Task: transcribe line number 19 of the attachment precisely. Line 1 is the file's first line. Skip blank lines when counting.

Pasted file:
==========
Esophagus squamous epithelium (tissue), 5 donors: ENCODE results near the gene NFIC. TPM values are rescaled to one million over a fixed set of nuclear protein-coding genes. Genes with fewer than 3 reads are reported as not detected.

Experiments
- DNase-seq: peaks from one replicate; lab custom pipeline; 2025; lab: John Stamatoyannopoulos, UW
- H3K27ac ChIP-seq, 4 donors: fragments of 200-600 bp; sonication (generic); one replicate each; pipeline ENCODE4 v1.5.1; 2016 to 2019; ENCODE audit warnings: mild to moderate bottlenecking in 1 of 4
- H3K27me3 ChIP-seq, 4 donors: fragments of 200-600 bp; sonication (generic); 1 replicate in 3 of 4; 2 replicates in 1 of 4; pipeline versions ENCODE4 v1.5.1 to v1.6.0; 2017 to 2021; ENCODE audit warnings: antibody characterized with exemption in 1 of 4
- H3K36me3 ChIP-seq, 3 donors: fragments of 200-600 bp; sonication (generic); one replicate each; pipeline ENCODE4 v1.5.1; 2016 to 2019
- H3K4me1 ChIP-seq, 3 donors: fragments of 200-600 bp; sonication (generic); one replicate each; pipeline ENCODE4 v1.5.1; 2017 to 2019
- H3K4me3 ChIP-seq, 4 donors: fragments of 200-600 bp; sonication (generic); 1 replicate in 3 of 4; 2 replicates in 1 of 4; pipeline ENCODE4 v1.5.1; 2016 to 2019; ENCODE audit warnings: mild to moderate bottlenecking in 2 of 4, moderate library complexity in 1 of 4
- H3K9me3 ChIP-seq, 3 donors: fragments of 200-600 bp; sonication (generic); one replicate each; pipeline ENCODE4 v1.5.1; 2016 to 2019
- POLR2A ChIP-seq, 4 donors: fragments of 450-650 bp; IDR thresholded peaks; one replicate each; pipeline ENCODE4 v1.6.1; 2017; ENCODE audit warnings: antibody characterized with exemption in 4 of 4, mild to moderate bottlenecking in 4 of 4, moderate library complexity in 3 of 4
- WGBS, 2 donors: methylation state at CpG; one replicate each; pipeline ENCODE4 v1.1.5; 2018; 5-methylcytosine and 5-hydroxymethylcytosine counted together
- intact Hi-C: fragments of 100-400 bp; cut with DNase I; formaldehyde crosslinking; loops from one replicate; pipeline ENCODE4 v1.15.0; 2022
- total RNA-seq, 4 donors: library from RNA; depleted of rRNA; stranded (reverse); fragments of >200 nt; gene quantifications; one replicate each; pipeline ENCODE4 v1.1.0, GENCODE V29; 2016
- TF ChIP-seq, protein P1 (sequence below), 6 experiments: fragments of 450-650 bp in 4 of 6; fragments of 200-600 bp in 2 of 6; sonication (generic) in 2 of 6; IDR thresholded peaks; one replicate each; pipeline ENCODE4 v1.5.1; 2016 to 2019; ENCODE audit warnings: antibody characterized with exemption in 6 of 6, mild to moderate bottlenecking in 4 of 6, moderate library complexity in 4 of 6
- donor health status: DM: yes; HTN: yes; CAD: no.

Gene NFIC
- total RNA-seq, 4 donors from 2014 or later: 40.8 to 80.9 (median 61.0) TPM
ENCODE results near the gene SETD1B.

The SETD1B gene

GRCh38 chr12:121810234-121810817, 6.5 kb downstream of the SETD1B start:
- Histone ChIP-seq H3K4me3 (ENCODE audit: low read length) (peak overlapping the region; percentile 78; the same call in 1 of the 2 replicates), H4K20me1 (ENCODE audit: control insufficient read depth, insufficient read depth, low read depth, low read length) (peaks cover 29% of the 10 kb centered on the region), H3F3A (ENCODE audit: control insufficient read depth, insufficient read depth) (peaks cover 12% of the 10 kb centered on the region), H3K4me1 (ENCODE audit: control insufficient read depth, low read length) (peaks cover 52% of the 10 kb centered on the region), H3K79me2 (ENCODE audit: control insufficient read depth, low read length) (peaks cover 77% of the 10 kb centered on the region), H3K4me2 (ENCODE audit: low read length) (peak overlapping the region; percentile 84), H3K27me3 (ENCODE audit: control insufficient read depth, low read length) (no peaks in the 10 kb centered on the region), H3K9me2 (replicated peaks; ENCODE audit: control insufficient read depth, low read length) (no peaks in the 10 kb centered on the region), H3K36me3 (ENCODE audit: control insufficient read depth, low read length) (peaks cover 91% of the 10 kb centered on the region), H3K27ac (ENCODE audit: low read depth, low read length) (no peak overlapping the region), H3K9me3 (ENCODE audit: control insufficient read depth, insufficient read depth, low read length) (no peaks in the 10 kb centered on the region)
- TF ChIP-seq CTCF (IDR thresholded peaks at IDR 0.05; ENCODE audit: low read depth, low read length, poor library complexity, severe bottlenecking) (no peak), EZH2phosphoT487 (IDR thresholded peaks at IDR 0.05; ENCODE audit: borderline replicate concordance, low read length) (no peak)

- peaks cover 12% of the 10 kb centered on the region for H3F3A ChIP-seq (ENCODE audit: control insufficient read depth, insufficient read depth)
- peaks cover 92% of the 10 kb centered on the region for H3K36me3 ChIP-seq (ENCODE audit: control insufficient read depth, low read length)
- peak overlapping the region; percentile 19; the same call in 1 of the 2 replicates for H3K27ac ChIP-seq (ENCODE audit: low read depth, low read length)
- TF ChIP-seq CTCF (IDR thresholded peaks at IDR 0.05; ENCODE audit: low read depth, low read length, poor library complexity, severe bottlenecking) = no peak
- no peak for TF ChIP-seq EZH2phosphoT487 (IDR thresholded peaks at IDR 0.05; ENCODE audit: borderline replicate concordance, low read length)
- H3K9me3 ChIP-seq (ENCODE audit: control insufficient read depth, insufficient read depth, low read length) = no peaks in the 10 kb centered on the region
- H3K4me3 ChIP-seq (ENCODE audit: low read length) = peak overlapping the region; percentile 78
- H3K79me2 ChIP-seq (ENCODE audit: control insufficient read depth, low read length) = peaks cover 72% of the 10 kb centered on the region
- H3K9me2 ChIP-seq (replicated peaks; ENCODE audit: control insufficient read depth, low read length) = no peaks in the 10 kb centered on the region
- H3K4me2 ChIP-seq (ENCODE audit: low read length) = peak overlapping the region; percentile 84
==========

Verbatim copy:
The SETD1B gene